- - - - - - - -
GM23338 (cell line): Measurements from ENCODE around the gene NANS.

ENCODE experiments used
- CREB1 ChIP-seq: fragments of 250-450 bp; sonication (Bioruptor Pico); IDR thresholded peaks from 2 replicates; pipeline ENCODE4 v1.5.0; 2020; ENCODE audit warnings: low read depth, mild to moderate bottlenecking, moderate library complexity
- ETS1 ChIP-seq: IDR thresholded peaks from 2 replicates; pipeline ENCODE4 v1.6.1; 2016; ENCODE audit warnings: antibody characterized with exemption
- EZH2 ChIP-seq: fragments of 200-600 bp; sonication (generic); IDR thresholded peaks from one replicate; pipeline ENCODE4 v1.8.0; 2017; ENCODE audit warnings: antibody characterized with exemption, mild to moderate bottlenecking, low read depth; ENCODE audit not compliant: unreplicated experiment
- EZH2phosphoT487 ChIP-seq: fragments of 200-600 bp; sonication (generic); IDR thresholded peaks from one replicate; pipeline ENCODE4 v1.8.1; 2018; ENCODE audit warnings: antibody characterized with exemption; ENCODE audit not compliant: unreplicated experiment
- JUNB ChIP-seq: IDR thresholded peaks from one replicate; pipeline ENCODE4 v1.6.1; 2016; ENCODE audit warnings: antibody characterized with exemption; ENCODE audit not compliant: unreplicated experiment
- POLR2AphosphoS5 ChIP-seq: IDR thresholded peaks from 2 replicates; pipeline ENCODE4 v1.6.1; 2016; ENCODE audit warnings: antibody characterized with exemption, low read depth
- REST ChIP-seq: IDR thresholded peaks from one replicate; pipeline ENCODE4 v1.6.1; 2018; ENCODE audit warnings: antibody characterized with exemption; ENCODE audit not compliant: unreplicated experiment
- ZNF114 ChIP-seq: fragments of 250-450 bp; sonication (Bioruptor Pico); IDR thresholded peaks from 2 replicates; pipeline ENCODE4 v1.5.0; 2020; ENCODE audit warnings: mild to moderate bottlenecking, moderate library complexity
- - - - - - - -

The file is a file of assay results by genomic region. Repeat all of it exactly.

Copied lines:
GM23338 (cell line): Measurements from ENCODE around the gene NANS.

ENCODE experiments used
- CREB1 ChIP-seq: fragments of 250-450 bp; sonication (Bioruptor Pico); IDR thresholded peaks from 2 replicates; pipeline ENCODE4 v1.5.0; 2020; ENCODE audit warnings: low read depth, mild to moderate bottlenecking, moderate library complexity
- ETS1 ChIP-seq: IDR thresholded peaks from 2 replicates; pipeline ENCODE4 v1.6.1; 2016; ENCODE audit warnings: antibody characterized with exemption
- EZH2 ChIP-seq: fragments of 200-600 bp; sonication (generic); IDR thresholded peaks from one replicate; pipeline ENCODE4 v1.8.0; 2017; ENCODE audit warnings: antibody characterized with exemption, mild to moderate bottlenecking, low read depth; ENCODE audit not compliant: unreplicated experiment
- EZH2phosphoT487 ChIP-seq: fragments of 200-600 bp; sonication (generic); IDR thresholded peaks from one replicate; pipeline ENCODE4 v1.8.1; 2018; ENCODE audit warnings: antibody characterized with exemption; ENCODE audit not compliant: unreplicated experiment
- JUNB ChIP-seq: IDR thresholded peaks from one replicate; pipeline ENCODE4 v1.6.1; 2016; ENCODE audit warnings: antibody characterized with exemption; ENCODE audit not compliant: unreplicated experiment
- POLR2AphosphoS5 ChIP-seq: IDR thresholded peaks from 2 replicates; pipeline ENCODE4 v1.6.1; 2016; ENCODE audit warnings: antibody characterized with exemption, low read depth
- REST ChIP-seq: IDR thresholded peaks from one replicate; pipeline ENCODE4 v1.6.1; 2018; ENCODE audit warnings: antibody characterized with exemption; ENCODE audit not compliant: unreplicated experiment
- ZNF114 ChIP-seq: fragments of 250-450 bp; sonication (Bioruptor Pico); IDR thresholded peaks from 2 replicates; pipeline ENCODE4 v1.5.0; 2020; ENCODE audit warnings: mild to moderate bottlenecking, moderate library complexity